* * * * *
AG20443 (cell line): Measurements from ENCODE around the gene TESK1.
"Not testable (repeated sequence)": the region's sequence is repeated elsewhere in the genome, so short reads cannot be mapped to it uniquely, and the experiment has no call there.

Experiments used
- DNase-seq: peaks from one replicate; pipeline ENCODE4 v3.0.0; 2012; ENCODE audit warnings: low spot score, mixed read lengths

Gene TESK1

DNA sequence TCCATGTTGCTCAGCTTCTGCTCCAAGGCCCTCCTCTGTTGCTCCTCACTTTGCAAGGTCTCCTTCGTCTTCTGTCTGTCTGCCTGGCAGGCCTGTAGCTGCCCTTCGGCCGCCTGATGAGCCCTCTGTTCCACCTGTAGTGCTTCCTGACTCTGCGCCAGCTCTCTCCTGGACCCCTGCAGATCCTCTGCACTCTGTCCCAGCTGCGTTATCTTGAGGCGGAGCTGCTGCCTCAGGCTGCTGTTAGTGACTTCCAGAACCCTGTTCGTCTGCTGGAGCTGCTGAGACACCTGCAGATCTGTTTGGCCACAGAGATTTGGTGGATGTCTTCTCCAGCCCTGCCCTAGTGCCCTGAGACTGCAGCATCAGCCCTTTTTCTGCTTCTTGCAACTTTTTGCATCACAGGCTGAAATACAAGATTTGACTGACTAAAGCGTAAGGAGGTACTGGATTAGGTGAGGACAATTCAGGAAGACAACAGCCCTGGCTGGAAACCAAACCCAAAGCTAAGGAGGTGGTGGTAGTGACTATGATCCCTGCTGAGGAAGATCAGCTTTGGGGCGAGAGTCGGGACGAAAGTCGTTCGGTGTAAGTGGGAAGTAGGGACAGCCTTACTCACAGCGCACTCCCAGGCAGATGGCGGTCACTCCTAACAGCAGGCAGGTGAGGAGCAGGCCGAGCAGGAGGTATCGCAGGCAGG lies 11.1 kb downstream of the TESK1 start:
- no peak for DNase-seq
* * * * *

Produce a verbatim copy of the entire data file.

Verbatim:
AG20443 (cell line): Measurements from ENCODE around the gene TESK1.
"Not testable (repeated sequence)": the region's sequence is repeated elsewhere in the genome, so short reads cannot be mapped to it uniquely, and the experiment has no call there.

Experiments used
- DNase-seq: peaks from one replicate; pipeline ENCODE4 v3.0.0; 2012; ENCODE audit warnings: low spot score, mixed read lengths

Gene TESK1

DNA sequence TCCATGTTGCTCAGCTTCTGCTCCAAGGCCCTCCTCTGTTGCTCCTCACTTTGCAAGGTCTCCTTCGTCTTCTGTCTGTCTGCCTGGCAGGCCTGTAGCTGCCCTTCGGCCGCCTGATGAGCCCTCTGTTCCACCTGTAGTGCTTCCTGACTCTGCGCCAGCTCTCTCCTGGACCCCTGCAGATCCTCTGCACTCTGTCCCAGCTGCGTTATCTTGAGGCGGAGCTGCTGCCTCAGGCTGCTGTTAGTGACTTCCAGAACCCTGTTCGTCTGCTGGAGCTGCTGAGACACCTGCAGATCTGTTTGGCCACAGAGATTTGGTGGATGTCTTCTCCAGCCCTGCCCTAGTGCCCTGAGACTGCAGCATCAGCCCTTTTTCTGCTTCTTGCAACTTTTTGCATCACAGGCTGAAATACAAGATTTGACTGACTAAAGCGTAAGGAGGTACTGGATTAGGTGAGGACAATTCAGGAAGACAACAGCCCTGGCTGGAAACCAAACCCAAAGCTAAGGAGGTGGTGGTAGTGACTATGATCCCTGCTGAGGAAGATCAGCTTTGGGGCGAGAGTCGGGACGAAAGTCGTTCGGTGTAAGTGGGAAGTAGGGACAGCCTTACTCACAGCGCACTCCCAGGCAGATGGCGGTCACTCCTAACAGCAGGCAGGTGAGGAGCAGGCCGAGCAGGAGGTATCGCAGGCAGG lies 11.1 kb downstream of the TESK1 start:
- no peak for DNase-seq